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Plasma prorenin: Cryoactivation and relationship to renin substrate in normal subjects

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      Abstract

      We previously demonstrated an inactive form of renin, termed prorenin, in the plasma of normal, hypertensive and anephric patients. Prorenin activity can be determined in plasma from the total renin activity after activation, minus the prior endogenous plasma renin activity.
      In the present study, conditions for cryoactivation of prorenin have been defined. Plasma prorenin is slowly converted to active reninlike material at -5 °C at pH 7.4. Activation takes four days and does not occur at pH 5.0. The degree of activation increases above pH 5 and is greatest between pH 7 and pH 9. Thus, almost no cryoactivation of prorenin occurs at the pH optimum for renin (5.7) in contrast to maximum activation at pH 7.4. No activation has been observed in the frozen state, but it does occur with decreasing rapidity at temperatures from −5 ° to +4 °C. Since blood samples obtained for the determination of plasma renin activity are routinely chilled upon collection by most laboratories, some activation of prorenin most likely occurs in all routine renin assays.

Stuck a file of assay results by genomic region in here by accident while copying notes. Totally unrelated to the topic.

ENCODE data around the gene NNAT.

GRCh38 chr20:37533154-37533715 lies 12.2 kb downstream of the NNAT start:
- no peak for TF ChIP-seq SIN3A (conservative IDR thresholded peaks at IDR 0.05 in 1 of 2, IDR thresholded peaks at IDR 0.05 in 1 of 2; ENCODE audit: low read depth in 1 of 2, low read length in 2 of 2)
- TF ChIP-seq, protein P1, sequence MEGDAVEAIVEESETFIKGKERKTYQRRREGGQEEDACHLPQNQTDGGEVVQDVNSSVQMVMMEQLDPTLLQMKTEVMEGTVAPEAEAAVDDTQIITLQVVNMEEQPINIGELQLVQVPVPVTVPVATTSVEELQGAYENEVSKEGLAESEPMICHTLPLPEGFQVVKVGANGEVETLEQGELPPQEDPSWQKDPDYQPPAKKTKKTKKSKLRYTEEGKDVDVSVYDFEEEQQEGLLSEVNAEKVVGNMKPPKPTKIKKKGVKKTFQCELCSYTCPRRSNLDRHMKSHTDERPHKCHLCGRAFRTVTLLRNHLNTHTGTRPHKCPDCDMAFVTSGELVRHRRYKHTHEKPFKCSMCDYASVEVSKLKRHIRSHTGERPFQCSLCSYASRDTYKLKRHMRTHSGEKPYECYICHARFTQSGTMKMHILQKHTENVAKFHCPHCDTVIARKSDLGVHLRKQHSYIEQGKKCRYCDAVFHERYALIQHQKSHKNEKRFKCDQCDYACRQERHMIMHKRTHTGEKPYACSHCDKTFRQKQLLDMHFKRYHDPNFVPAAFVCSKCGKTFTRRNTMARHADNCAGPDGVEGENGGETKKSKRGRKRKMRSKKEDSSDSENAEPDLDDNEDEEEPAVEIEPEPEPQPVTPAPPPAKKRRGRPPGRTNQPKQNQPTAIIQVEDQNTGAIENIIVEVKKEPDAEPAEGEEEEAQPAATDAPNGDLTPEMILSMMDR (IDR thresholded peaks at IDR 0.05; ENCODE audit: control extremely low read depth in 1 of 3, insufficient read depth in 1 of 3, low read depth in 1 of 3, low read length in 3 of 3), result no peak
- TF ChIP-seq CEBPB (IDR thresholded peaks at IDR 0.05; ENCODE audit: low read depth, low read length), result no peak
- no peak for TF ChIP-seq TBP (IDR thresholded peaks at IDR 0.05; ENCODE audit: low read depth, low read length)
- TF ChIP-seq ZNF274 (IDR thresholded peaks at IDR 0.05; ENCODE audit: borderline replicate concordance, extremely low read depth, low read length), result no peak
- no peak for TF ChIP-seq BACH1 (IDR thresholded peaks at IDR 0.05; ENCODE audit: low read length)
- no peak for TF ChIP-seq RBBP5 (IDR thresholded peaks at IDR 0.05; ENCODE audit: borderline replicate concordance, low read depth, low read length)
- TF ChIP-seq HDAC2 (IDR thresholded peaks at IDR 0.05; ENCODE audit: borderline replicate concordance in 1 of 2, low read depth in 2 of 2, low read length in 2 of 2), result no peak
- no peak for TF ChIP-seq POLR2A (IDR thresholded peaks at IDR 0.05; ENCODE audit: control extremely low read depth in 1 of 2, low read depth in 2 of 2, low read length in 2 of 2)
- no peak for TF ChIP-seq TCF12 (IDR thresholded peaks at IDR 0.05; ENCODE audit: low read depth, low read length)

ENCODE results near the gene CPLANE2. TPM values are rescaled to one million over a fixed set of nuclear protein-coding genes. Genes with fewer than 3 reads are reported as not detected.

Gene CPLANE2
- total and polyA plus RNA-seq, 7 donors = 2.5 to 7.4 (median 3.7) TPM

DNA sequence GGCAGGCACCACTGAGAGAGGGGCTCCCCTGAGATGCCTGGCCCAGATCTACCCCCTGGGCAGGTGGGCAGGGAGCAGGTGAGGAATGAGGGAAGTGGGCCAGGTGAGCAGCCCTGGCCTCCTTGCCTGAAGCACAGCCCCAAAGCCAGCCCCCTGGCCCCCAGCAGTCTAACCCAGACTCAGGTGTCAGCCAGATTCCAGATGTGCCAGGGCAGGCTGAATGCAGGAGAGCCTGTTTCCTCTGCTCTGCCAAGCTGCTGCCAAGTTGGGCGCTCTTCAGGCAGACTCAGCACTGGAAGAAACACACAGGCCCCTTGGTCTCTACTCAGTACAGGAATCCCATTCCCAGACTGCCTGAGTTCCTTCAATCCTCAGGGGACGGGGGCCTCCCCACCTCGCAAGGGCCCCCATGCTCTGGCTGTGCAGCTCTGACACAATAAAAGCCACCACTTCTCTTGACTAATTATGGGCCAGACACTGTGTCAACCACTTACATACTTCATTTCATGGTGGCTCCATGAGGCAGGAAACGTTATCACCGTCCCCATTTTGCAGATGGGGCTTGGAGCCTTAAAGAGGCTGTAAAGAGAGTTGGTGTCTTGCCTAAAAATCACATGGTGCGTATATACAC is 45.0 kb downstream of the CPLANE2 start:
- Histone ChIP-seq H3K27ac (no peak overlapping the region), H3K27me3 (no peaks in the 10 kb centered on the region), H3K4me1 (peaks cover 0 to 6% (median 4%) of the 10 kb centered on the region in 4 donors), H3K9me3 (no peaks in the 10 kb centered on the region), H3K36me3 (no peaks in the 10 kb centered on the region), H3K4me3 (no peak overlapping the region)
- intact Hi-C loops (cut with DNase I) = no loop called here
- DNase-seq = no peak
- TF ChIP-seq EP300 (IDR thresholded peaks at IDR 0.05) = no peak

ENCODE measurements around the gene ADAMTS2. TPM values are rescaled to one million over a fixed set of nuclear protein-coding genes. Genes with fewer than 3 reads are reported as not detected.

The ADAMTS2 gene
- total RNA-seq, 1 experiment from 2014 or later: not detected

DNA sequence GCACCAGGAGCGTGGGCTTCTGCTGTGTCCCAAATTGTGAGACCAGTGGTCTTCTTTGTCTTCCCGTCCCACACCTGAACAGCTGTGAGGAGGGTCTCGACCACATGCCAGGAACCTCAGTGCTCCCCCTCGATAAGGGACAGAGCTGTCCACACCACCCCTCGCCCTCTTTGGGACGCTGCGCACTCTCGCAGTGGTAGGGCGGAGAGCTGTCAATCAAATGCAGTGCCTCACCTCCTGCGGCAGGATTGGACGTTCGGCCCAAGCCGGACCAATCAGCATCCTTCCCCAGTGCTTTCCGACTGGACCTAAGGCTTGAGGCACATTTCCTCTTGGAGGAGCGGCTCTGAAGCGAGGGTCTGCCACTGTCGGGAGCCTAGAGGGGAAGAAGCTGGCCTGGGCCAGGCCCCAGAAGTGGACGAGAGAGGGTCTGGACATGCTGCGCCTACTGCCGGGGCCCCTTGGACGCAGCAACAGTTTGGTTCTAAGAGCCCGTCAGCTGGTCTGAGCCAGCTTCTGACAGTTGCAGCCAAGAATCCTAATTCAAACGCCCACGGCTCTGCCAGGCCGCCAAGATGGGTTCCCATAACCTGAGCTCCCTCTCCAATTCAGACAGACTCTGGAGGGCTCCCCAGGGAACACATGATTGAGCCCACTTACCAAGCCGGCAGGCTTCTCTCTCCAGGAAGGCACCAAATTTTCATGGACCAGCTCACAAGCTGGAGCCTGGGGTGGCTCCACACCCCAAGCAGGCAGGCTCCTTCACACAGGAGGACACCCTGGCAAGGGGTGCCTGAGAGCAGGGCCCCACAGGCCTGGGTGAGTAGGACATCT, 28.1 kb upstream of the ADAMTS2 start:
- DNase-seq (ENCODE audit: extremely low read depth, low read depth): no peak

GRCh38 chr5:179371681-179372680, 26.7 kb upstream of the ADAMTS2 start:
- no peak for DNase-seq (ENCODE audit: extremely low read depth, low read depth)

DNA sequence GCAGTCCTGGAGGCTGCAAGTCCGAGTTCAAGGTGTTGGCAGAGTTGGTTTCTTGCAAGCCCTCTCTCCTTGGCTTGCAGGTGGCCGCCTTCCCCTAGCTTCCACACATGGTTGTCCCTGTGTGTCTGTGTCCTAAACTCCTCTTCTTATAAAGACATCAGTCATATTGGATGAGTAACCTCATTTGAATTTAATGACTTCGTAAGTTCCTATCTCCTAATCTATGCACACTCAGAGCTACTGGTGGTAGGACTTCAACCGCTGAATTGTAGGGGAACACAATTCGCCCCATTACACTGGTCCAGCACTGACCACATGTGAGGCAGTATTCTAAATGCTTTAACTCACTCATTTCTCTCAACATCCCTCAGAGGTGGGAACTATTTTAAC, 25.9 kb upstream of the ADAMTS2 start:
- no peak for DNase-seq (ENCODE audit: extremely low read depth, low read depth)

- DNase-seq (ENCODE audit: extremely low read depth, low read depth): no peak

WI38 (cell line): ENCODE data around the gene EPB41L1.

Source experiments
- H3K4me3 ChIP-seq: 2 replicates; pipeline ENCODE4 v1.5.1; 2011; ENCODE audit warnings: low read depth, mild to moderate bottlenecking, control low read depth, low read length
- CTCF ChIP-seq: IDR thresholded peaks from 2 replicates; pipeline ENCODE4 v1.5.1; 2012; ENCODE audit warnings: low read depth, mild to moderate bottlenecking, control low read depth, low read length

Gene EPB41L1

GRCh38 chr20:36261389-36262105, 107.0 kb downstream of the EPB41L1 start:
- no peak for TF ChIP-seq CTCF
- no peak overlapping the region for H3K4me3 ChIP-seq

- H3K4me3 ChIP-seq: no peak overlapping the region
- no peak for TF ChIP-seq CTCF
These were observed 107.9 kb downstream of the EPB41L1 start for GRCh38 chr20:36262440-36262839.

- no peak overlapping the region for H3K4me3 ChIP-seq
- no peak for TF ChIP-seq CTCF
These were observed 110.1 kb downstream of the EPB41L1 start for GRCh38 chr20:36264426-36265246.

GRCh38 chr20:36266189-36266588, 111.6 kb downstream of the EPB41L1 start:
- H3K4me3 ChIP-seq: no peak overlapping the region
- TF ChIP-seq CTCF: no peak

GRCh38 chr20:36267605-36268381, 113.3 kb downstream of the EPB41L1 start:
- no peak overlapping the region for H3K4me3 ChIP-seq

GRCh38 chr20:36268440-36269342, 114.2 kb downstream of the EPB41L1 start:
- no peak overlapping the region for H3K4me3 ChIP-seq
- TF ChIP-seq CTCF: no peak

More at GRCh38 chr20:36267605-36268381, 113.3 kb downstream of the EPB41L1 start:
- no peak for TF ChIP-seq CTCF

The pH optimum of the enzymatic reaction of the activated prorenin in plasma is 5.8, the same as for renal renin, and the shape of the pH optimum curve is similar to that of renal renin added to human plasma.
      In a group of 23 normal subjects with plasma renin activity of 3.5 ± 2.9 (SD), the activated prorenin increment was found to be significantly higher, 6.3 ± 5.0 (SD) ng/ml/hour. Unlike plasma renin activity, prorenin activity in these normal subjects was directly related to the concentration of renin substrate (p < 0.001). When the actual “concentration” of prorenin was calculated using renal renin as the reference standard, a direct relationship was also found between the concentration of prorenin and renin substrate (p < 0.01). The observed relationship between prorenin and renin substrate concentrations might be a consequence of their regulation by common factors.
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